The British viola player Lawrence Power continues to be acclaimed as one of the greatest performers of today. Together with Hyperion he is recording all of the seminal twentieth-century works for the viola. Of the three Hungarian works for viola and orchestra on this latest release, the best-known is Bartok’s viola concerto, completed after the composer’s death by Tibor Serly.
This disc strikes me as an ideal introduction to the music of Turkey’s greatest composer. Ahmed Adnan Saygun’s style might be described as “Szymanowski with a primal rhythmic feel.” If you love the composer’s First Violin Concerto then you will find here a very similar exoticism, nocturnal atmosphere, and love of voluptuous textures. The harmonic style is intensely chromatic, but also highly melodic. Like Bartók in his last period, Saygun’s handling of tonality mellowed toward the end of his life, which makes the Cello Concerto more consonant than the Viola Concerto, but both works are absolutely gorgeous and masterpieces of their kind. It’s positively criminal that no one plays these pieces regularly in concert. The performances here are excellent. Tim Hugh is a well-known cellist, and he pours on the tone with all of the rhapsodic abandon that Saygun requires. Mirjam Tschopp also is a superb violist, with a big, beefy tone that never gets swamped by the intricate orchestration. It’s also very rewarding to hear a Turkish orchestra in this music–and to find that it plays beautifully under Howard Griffiths.
There is only one word that can describe Narciso Yepes' technique: extraordinary. He was one of the finest virtuoso classical guitarists of the 20th century and his DG albums are regarded as reference recordings. This 5 CD Original Jackets collection brings together all of his concerto recordings for the Yellow Label, recorded between 1969 and 1979. The repertoire ranges from Vivaldi’s Lute Concertos adapted for guitar, to works written for Yepes and other leading guitarists of the 20th century.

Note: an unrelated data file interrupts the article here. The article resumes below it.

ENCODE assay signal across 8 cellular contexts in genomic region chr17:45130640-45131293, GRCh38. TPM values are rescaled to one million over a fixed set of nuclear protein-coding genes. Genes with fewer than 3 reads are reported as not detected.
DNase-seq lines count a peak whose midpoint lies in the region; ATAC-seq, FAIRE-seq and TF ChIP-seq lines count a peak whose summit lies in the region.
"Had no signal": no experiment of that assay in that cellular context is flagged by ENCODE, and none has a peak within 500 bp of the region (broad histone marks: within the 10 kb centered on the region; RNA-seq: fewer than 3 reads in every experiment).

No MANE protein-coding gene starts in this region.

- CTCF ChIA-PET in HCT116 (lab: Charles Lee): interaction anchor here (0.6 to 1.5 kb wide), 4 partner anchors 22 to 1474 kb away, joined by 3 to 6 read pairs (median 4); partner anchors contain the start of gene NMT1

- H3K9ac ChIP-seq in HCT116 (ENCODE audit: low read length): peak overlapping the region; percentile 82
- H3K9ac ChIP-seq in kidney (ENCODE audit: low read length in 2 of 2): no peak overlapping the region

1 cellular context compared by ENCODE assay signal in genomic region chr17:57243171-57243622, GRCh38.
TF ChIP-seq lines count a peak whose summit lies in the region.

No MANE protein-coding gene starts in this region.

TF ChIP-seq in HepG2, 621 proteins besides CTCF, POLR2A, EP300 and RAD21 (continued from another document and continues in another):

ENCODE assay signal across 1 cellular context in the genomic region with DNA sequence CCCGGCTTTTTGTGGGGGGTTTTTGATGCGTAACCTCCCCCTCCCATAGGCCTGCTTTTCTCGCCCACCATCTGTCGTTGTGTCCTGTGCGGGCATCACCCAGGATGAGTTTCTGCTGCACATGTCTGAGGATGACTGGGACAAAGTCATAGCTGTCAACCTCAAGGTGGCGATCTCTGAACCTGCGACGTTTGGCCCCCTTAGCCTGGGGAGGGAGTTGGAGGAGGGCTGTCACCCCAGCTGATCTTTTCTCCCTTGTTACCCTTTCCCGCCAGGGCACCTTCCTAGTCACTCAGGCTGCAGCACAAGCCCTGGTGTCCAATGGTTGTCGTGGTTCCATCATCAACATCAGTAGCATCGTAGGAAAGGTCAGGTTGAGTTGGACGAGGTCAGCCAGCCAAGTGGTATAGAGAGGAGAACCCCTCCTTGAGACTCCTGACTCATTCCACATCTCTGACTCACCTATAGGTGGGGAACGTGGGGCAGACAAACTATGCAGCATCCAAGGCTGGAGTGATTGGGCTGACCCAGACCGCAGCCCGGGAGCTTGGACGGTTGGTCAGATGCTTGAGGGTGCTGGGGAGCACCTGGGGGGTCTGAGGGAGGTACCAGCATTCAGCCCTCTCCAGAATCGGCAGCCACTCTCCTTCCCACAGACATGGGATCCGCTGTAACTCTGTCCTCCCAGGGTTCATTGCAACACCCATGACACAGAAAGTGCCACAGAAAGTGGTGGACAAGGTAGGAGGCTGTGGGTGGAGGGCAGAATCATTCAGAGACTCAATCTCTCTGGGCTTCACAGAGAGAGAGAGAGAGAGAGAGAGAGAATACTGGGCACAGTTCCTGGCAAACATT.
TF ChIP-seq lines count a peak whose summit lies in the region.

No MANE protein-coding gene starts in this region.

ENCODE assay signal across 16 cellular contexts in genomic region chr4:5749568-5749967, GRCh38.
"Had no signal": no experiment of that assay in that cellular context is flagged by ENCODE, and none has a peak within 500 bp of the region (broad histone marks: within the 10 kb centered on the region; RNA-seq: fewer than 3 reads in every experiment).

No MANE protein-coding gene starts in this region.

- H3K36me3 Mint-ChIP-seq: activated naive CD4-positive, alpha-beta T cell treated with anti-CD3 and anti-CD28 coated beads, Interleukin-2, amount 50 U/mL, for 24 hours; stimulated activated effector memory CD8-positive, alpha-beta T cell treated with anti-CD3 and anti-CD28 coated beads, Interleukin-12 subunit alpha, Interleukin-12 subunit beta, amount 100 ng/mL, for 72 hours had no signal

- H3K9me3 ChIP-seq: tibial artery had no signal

These two sonatas, originally written for clarinet, marked the end of an intense period of depression for Brahms, during which his creative energies had all but faded. Kim Kashkashian, whose command of the viola unearths an even deeper realm of possibility in this already engaging diptych, faithfully captures the somber circumstances of its creation. In doing so, she shows that the viola is no less an instrument of breath, drawing from deep within her lungs the sheer vocal power required to carry across such arresting music.
The revival of the viola d'amore as an instrument distinct and separate from the viola is a well-established phenomenon, advanced by composers and performers alike at least since the 1920s. That doesn't mean, however, that there are a great many players of the viola d'amore around, nor are there nearly as many viola d'amores in existence to play, at least in a quantity relative to the number of violas that are out there. It is certainly an odd duck instrument; it has six or seven strings and a rank of sympathetic strings that vibrate along with the player, it puts out rich harmonics and has a mellow, somewhat nasal sound. Although it has earned a considerable number of nods from twentieth-century composers, its historical repertory is relatively small; Attilio Ariosti remains the all-time champion among Baroque composers for the viola d'amore, having written 21 sonatas for the instrument. Next in line is Antonio Vivaldi, with eight concertos and four arias with viola d'amore used in a concertante format. This Virgin Classics disc, Vivaldi: Concerto per Viola D'amore contains all of these concerti, of which the last is a double concerto for viola d'amore and lute, and these are performed by the group that probably constituted the state of the art in Vivaldi interpretation in 2007, Fabio Biondi's Europa Galante.
…No doubt the Prince of Poland himself would have been thrilled to hear a concert in his honour performed as finely as it is here by Andrew Manze and the Academy of Ancient Music.
This pair of single-movement viola concertos written for Yuri Bashmet justify his renown. In both, he is able to draw an impressive variety of expressions from his instrument with seeming ease. On the other hand, it's obvious there was a lot of thought and care put into his interpretations. The concertos need thoughtful interpretations by the soloist and the conductor, not because the pieces are necessarily complex in rhythm or harmony, but they are complex in tone and color………Patsy Morita @ AllMusic.com